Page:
“If the Light Should Take Us” initiates an advanced inquiry into black, pagan, religious and political iconography; displayed works pry open obscurantist ponderings such as why Scandinavia is frequently marked as a cultural breeding ground for such aesthetics; ranging coordinates on the light-dark and pleasure-pain continuum surface via this malleable array of artists engrossed in their self-designed practice. Ancient themes are respected yet visual codes are reconfigured, coercing any Scandinavian artistic stereotype to both collapse and renew itself. Black-metal inspired exhibitions such as this one are no longer interested in repetition in-and-of-itself but more so the transformative power of influence when recognized. To see the review in context, click here.

Johannes Heldén, “The Exploding Book”

Johannes Heldén
Johannes Heldén, Clouds, 2017.

As one enters the space temporarily designated for Swedish artist and poet Johannes Heldén’s The Exploding Book at Konstakademin’s in Stockholm, one detects that Heldén is receptive to nuance; each creative gesture confirms his dedication to both text and image, expressed with equitable consideration. More »

Malin Gabriella Nordin, “Floating from Within”

Malin Gabriella Nordin, Veil of Dreams, 2017. Image: Gallery Steinsland Berliner.

Stockholm-based artist Malin Gabriella Nordin is one of many Swedish women artists who resort to the basics – or perhaps the old ways, meaning they’re not particularly interested in the digital. More »

“Survival Kit 9”

Andris Eglītis, Laboratory of Poetic Research, 2017. Image: Jacquelyn Davis.

The 9th edition of Survival Kit is orchestrated by a small team of Baltic and Scandinavian curators: Jonatan Habib Engqvist, Solvita Krese and Inga Lāce. All possess a background in organizing independently and within the confines of institutions, which may be their strong point—their fluidity. More »

The 9th Momentum Biennial

Jenna Sutela, Sporulating Paragraph, 2017. Image: Momentum 9.

Momentum 9, taking place in the industrial town of Moss, Norway, is being curated by Ulrika Flink, Ilari Laamanen, Jacob Lillemose, Gunhild Moe, and Jón B.K. Ransu, who together represent the Scandinavian region. With this biennial’s focus on ‘alienation’, the curators joined forces to determine how alien processes and entities are infused in our lives through technological, ecological and social transformations. More »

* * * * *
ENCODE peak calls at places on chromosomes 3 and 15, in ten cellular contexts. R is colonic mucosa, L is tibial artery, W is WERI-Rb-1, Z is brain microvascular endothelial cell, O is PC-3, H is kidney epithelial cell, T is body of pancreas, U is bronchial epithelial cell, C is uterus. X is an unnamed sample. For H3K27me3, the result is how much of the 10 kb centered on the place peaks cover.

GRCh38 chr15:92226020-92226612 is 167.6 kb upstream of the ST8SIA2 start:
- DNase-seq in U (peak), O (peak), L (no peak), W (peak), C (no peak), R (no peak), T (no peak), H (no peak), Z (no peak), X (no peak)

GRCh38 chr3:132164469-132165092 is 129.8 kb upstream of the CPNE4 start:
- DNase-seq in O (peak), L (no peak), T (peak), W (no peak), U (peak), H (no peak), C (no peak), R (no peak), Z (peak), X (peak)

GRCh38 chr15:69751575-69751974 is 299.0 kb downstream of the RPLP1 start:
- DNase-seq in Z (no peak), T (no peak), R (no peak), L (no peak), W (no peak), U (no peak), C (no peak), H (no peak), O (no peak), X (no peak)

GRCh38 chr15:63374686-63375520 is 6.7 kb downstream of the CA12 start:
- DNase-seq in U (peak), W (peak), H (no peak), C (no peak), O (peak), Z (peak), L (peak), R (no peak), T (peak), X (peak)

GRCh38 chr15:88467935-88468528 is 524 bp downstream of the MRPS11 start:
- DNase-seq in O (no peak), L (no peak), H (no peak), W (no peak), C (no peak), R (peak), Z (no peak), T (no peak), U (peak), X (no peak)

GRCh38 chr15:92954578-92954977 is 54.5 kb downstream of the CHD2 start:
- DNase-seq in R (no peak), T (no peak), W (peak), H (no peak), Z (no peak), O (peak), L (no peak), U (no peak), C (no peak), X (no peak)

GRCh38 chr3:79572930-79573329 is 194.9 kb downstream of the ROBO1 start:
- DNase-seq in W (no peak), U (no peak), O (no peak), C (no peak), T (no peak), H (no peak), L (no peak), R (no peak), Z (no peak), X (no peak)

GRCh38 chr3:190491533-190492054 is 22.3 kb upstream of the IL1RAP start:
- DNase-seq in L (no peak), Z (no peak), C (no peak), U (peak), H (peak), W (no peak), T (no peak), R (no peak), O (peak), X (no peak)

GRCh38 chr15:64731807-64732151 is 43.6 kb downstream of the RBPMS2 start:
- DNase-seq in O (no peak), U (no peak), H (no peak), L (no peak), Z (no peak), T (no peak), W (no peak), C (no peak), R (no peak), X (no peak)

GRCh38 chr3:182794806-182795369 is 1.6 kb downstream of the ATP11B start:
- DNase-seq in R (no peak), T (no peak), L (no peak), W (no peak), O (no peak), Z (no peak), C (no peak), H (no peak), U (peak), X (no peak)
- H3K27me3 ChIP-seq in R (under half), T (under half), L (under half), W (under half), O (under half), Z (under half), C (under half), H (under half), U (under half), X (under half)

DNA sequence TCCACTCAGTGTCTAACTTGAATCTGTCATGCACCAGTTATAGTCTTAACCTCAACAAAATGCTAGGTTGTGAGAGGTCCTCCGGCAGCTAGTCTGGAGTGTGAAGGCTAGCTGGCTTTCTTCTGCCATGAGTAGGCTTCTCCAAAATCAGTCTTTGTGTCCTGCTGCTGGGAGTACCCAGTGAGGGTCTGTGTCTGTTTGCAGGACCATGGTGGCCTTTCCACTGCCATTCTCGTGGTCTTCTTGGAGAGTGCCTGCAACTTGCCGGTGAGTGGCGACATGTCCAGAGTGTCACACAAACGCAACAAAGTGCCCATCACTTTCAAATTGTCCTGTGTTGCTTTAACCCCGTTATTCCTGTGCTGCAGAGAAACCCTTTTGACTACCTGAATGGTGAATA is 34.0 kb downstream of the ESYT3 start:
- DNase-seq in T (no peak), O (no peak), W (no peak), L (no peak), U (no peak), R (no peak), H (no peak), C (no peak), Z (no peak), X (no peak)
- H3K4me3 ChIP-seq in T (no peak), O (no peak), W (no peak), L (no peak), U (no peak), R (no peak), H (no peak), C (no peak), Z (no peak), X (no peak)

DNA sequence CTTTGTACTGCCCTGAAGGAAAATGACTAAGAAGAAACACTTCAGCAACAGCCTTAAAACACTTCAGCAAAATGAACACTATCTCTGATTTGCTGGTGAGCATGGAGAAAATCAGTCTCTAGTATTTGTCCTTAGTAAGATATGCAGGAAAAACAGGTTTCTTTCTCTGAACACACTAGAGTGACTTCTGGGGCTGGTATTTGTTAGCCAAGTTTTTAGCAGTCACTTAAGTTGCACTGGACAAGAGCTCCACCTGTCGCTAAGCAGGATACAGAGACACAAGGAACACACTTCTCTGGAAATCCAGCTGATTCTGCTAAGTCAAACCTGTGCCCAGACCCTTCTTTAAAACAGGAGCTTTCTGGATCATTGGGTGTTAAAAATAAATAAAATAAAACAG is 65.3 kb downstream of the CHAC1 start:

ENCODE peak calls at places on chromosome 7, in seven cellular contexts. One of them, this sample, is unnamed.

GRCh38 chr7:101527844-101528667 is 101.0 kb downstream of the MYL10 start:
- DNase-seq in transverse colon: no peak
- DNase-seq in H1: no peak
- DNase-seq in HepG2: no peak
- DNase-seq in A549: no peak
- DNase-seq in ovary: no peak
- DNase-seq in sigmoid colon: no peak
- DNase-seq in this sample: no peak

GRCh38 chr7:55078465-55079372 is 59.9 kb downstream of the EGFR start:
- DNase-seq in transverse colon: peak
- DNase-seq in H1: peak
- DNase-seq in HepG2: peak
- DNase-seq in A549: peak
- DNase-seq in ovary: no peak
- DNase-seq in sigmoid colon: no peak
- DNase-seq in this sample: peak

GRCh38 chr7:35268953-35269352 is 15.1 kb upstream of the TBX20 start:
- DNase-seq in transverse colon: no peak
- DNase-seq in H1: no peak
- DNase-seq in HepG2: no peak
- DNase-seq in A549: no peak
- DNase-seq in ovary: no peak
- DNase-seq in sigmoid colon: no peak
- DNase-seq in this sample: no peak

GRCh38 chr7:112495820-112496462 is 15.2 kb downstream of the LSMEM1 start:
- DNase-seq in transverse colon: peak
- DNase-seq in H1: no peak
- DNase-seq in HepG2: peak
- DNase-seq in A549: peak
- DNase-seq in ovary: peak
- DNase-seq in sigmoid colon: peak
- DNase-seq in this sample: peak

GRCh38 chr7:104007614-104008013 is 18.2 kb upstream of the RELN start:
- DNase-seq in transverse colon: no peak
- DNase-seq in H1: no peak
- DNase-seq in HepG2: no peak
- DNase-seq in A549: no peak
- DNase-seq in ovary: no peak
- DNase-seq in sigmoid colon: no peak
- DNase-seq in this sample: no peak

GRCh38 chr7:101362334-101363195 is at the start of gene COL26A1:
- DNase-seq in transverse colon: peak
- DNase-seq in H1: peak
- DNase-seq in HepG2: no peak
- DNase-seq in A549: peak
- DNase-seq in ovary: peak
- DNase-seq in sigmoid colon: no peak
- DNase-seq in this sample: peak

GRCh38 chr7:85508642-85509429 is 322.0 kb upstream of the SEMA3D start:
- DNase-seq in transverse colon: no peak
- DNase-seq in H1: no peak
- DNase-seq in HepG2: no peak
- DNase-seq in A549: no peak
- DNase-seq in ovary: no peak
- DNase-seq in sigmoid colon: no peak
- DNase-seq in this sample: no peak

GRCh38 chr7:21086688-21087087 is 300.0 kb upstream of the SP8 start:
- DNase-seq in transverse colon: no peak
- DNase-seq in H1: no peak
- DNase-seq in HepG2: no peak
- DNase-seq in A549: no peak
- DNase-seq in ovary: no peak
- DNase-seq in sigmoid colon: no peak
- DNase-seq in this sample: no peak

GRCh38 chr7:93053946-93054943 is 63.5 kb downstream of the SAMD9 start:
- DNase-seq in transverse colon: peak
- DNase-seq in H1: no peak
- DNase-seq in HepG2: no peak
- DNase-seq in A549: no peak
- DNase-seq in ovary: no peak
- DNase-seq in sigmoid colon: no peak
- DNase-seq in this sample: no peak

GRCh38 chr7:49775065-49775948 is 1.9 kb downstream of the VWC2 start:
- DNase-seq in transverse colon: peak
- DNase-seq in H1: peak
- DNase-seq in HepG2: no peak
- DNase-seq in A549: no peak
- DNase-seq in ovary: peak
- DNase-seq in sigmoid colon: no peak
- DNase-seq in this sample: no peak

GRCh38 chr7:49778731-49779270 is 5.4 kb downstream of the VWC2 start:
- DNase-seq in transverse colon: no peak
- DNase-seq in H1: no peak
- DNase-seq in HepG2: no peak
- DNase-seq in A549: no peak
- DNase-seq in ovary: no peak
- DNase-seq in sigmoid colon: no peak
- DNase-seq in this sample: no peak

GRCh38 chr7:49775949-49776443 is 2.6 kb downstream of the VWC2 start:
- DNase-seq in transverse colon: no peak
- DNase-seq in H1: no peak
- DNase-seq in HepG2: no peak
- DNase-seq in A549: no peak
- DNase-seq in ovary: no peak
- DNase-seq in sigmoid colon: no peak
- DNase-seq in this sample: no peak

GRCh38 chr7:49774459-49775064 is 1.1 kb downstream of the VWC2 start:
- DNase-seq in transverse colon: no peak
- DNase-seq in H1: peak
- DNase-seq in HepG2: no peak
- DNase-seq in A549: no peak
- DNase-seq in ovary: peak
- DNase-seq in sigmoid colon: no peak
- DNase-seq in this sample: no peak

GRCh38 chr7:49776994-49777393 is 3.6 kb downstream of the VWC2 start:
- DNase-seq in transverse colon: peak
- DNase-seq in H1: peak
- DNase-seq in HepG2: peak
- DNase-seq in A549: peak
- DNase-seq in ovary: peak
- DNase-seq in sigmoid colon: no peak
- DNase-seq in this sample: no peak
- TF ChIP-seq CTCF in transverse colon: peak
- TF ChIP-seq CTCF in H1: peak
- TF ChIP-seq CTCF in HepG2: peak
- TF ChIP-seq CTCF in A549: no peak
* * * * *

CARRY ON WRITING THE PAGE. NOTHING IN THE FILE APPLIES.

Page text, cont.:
Klas Eriksson, “Vet din mamma var du e?”

Klas Eriksson
Klas Eriksson, Evidence of Patchwork, 2017. Image: Göteborgs Konsthall.

Swedish artist Klas Eriksson has developed a practice rooted in examining subcultures via works in public spaces and spontaneous performances. With an interest in how power flows and how crowds function, the artist attempts to unpack sociopolitical dynamics using playful tactics. More »

Lovisa Ringborg, “Night Remains”

Lovisa Ringborg
Lovisa Ringborg, Fountain, 2017. Image: Cecilia Hillström Gallery.

In Lovisa Ringborg’s second exhibition at this gallery, the artist upholds the argument that displaying a set of harmonious works can be more potent than a plethora of free-floating entities. More »

Przemek Pyszczek, “1989”

Przemek Pyszczek
Przemek Pyszczek, Public Relief No 6, 2016. Image: Gallery Belenius.

Polish-born, Canadian-raised, Berlin-based artist Przemek Pyszczek displays new works which are primarily sculptural and mixed media, with stints into collage. More »

Ulf Rollof, “Kleptomaniac”

Ulf Rollof
Ulf Rollof, Hungry Stranded, 2016. Image: CFHILL.

Sequestered above the restaurant Nosh & Chow in Stockholm (designed by Barcelona-based Lázaro Rosa-Violán), renowned Swedish artist Ulf Rollof’s current solo exhibition is the last installment in a trilogy that began in Mexico City. More »


Magdalena Dziurlikowska, Corona Radiata, 2016. Image: Gotlands Konstmuseum.

Differentiating between public and private spheres can be challenging. This group exhibition focuses on how one might successfully share a subjective experience when most individuals are conditioned to distance themselves from others. More »